In the Middle of Eagles Territory, an Oasis for Kansas City Fans
PHILADELPHIA — Big Charlie’s Saloon in South Philadelphia seems like a perfect watering hole for watching the Super Bowl on Sunday. It is expected to be packed, but not with Eagles fans. It’s a Kansas City Chiefs bar in a passionate but parochial sports town that doesn’t exactly roll out the red carpet for fans of other N.F.L. teams.
“We’re in a pickle,” said Laura Sessa, the manager.
Ordinarily, it wouldn’t be an issue. There is no tense rivalry between the teams. Coaching and family ties bind them.
Andy Reid, the affable Kansas City coach, led the Eagles for 14 seasons and took Philadelphia to the Super Bowl. Travis Kelce, Kansas City’s gregarious tight end, is the brother of Eagles center Jason. Their mother, Donna, has been known to wear a customized jersey that mashes up colors representing both teams.
If an Eagles fan wanders into Big Charlie’s on any given Sunday, it’s no big deal. But the Super Bowl won’t be any given Sunday.
“It’s a little tricky now,” said Sessa, 54.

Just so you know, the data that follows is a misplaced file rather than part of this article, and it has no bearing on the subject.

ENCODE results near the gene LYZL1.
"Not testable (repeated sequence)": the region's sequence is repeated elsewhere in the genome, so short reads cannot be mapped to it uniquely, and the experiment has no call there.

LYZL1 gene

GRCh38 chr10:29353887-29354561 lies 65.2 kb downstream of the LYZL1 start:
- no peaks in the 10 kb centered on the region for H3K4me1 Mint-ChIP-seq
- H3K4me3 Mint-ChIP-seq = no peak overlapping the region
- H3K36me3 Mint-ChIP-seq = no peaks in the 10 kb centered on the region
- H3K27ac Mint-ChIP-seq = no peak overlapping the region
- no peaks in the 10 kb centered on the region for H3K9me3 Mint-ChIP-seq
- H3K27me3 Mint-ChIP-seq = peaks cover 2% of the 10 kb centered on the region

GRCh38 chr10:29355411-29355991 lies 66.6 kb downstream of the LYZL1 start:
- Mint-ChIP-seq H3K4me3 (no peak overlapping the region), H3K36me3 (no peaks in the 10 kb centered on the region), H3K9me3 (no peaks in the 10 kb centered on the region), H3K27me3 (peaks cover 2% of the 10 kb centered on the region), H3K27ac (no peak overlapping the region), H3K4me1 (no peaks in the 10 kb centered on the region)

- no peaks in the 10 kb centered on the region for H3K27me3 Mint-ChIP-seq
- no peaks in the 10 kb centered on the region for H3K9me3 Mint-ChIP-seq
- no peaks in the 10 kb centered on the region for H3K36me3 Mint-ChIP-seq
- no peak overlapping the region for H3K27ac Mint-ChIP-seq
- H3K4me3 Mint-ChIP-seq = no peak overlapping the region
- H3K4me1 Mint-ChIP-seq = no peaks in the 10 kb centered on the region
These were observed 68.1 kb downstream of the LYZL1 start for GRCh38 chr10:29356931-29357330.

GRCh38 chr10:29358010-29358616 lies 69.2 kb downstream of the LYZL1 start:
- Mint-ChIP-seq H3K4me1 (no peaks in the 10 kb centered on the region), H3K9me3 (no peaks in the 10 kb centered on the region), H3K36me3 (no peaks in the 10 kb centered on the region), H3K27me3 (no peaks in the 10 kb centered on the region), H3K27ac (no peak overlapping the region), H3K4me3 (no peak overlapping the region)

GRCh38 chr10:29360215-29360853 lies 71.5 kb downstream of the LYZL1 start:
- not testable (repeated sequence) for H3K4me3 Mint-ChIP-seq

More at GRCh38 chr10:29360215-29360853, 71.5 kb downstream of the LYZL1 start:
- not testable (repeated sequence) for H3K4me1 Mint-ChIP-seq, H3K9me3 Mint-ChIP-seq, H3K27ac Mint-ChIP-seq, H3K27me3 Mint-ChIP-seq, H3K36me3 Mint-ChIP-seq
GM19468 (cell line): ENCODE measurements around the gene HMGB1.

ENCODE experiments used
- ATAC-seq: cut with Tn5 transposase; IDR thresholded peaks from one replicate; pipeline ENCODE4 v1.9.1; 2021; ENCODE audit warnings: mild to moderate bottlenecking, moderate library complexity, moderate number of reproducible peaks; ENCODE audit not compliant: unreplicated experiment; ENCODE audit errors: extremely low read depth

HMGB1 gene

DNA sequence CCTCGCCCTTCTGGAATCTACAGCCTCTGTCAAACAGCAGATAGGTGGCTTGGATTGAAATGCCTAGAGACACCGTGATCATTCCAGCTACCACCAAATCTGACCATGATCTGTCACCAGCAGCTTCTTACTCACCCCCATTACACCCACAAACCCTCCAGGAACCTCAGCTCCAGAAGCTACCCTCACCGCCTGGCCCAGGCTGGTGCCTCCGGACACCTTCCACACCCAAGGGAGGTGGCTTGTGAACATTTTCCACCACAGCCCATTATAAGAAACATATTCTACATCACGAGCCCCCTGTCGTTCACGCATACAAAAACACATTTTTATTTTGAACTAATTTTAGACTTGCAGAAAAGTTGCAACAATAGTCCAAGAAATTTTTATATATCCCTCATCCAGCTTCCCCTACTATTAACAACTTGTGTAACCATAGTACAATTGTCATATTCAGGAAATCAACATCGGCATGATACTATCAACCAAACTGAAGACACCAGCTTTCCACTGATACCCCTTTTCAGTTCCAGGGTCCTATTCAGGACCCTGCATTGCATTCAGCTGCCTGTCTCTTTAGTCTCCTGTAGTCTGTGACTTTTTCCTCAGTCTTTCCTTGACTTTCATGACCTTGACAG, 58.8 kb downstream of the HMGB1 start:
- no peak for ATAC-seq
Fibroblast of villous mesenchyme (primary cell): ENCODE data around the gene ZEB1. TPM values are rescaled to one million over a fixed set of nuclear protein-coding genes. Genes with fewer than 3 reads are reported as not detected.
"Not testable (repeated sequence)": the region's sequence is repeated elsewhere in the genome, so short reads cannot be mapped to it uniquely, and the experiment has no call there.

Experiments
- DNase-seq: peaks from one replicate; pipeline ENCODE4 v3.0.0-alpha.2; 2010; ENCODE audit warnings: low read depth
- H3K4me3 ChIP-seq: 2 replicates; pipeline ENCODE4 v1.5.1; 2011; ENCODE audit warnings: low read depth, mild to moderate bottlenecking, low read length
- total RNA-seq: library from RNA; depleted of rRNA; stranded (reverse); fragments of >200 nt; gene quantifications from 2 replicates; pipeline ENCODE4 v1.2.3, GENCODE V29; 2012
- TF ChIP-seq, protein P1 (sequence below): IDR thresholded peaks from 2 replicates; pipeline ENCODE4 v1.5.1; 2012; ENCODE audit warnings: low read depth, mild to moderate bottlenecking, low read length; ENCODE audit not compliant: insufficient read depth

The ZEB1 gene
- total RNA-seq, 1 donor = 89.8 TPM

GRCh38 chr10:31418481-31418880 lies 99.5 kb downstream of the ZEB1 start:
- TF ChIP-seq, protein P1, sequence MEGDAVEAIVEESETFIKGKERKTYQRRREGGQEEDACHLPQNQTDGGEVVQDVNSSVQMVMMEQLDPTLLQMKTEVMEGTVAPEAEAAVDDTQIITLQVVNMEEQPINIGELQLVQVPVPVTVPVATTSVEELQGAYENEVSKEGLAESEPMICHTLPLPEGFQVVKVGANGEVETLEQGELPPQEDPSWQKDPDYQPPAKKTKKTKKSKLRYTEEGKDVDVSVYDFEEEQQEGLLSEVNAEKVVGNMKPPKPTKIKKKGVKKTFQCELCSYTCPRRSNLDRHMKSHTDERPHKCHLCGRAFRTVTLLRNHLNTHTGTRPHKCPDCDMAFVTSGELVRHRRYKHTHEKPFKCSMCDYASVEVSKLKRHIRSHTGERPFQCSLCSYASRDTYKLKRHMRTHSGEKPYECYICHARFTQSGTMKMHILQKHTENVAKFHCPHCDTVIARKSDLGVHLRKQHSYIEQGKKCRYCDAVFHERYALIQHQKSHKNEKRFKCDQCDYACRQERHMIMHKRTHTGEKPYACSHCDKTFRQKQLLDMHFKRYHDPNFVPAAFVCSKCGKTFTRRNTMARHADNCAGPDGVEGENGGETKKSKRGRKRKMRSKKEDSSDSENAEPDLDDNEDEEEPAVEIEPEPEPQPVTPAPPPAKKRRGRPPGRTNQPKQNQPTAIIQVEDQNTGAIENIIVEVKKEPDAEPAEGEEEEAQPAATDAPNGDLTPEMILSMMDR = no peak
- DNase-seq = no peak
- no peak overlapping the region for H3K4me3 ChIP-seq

A bench is painted in Kansas City colors outside Big Charlie’s. A team flag flies on Sundays. Inside, the place is stuffed with helmets, mugs, autographed footballs, even an Emmy Award from a feature that N.F.L. Films did on the bar. There’s also a signed jersey from quarterback Patrick Mahomes and a replica of the Lombardi Trophy from the Super Bowl that ended the 2019 season.
For that Super Bowl, Big Charlie’s threw a block party complete with a disc jockey and fireworks as Kansas City defeated San Francisco, 31-20. This year, the watch party will be more subdued as a sign of municipal respect; it will be held entirely inside the bar — an island of red in a sea of green.
“I don’t want to instigate anything,” said Paul Staico, 57, the owner of Big Charlie’s. “This city is tough.”
So far, there has only been good-natured ribbing from Eagles fans.
“The mailman heckles us,” said John Alessi, 56, a Kansas City fan.
It has been suggested that wearing the jersey of an opposing team in Philadelphia is akin to putting a sign on your back that says, “Hit me.” In 1983, Eagles fans infamously plucked the feathers from the headdress of Washington’s unofficial mascot at the time, tore off his costume like drunken tailors, ditched his rubber spear and gave him a pugilistic send-off that required hospitalization.
But those were the loony days of long-gone Veterans Stadium. Sure, there is still the occasional and regrettable punching of a police horse (2018) and